Washington [US], September 18 (ANI): The United States has charged five Chinese nationals and two Malaysian nationals over global hacking operations affecting more than 100 companies for at least six years.
According to a press statement issued by the US Justice Department, the hackers intruded into over 100 companies in the US and other countries including software development companies, computer hardware manufacturers, telecommunications providers, social media companies, video game companies, non-profit organisations, universities, think tanks and foreign governments, as well as pro-democracy politicians and activists in Hong Kong.
While the five Chinese defendants remain fugitives, two Malaysians were arrested in Malaysia this week and are facing extradition proceedings to the US.
"The defendants associated with Chengdu 404 employed sophisticated hacking techniques to gain and maintain access to victim computer networks. One example was the defendants' use of "supply chain attacks," in which the hackers compromised software providers and then modified the providers' code to facilitate further intrusions against the software providers' customers" the statement informed.
"Another example was the hackers' use of C2 "dead drops," which are seemingly legitimate web pages that the hackers created, but which were surreptitiously encoded instructions to their malware. However, they also employed publicly available exploits and tools, including the following common vulnerabilities and exposures ("CVE"): CVE-2019-19781, CVE-2019-11510, CVE-2019-16920, CVE-2019-16278, CVE-2019-1652/CVE-2019-1653, and CVE-2020-10189," it said.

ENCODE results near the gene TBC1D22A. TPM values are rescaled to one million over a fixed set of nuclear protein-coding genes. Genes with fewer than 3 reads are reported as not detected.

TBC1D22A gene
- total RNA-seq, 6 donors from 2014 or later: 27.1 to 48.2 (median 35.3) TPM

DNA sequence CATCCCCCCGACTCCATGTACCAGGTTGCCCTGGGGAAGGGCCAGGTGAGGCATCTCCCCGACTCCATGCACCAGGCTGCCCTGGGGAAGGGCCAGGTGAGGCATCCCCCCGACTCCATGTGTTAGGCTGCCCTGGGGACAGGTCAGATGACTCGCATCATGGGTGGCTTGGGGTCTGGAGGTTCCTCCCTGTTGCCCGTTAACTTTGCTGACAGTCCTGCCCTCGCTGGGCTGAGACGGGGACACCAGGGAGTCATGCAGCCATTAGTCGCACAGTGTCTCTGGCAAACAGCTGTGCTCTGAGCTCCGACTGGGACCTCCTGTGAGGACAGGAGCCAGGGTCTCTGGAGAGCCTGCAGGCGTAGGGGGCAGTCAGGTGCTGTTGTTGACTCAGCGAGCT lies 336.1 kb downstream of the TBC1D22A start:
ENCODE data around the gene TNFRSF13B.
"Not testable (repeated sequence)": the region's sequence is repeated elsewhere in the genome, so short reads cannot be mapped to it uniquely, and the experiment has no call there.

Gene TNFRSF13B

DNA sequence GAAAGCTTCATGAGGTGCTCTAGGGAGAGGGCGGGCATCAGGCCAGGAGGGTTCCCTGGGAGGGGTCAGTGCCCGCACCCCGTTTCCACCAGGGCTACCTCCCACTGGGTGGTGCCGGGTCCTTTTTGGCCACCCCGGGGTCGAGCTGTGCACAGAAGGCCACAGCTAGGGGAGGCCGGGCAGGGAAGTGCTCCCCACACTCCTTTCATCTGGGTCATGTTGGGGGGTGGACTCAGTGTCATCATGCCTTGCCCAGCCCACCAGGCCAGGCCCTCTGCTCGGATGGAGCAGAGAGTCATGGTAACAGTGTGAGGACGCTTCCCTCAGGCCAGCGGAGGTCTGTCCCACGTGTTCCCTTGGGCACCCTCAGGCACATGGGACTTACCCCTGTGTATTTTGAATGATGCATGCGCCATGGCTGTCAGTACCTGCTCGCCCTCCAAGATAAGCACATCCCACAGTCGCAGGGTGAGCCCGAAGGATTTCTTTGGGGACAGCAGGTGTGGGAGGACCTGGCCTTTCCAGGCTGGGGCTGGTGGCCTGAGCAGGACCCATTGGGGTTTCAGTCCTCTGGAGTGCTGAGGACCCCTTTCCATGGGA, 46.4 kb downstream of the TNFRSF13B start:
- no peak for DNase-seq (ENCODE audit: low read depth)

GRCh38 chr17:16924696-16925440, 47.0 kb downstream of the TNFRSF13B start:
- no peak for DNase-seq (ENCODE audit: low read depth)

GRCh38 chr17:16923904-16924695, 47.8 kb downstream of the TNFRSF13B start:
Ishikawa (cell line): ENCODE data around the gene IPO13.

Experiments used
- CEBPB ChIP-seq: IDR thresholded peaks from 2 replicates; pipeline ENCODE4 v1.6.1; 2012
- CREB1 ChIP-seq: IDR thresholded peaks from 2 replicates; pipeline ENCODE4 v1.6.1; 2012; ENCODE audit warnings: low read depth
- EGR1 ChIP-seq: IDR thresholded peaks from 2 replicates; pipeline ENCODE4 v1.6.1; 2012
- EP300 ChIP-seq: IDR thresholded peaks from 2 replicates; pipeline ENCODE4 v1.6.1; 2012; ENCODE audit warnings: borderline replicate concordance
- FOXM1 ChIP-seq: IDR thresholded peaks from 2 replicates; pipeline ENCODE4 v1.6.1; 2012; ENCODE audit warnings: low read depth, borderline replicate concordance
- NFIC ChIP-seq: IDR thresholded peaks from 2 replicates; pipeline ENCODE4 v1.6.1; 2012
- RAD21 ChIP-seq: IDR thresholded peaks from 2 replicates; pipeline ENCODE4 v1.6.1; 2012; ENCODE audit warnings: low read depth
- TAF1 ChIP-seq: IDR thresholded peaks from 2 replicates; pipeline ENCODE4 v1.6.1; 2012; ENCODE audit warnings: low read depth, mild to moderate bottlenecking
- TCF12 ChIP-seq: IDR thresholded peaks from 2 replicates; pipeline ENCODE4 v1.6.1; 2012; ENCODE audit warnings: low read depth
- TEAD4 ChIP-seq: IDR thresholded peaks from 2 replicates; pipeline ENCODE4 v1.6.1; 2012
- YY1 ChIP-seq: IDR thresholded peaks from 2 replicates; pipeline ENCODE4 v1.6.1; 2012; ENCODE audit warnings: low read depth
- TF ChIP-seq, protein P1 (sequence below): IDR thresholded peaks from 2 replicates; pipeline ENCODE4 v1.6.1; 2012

"The Department of Justice has used every tool available to disrupt the illegal computer intrusions and cyberattacks by these Chinese citizens," said Deputy Attorney General Jeffrey A. Rosen. "Regrettably, the Chinese communist party has chosen a different path of making China safe for cybercriminals so long as they attack computers outside China and steal intellectual property helpful to China.""Today's charges, the related arrests, seizures of malware and other infrastructure used to conduct intrusions and coordinated private sector protective actions reveal yet again the department's determination to use all of the tools at its disposal and to collaborate with the private sector and nations who support the rule of law in cyberspace," said Assistant Attorney General John C. Demers. "This is the only way to neutralise malicious nation-state cyber activity.""Today's announcement demonstrates the ramifications faced by the hackers in China but it is also a reminder to those who continue to deploy malicious cyber tactics that we will utilize every tool we have to administer justice," said FBI Deputy Director David Bowdich.
"The arrests in Malaysia are a direct result of partnership, cooperation and collaboration. As the cyber threat continues to evolve larger than any one agency can address, the FBI remains committed to being an indispensable partner to our federal, international and private sector partners to stop rampant cybercrime and hold those carrying out these kind of actions accountable," he added.
"The scope and sophistication of the crimes in these unsealed indictments is unprecedented. The alleged criminal scheme used actors in China and Malaysia to illegally hack, intrude and steal information from victims worldwide," said Michael R. Sherwin, Acting US Attorney for the District of Columbia.
"As set forth in the charging documents, some of these criminal actors believed their association with the PRC provided them free license to hack and steal across the globe. This scheme also contained a new and troubling cyber-criminal component - the targeting and utilization of gaming platforms to both defraud video game companies and launder illicit proceeds," Sherwin added. (ANI)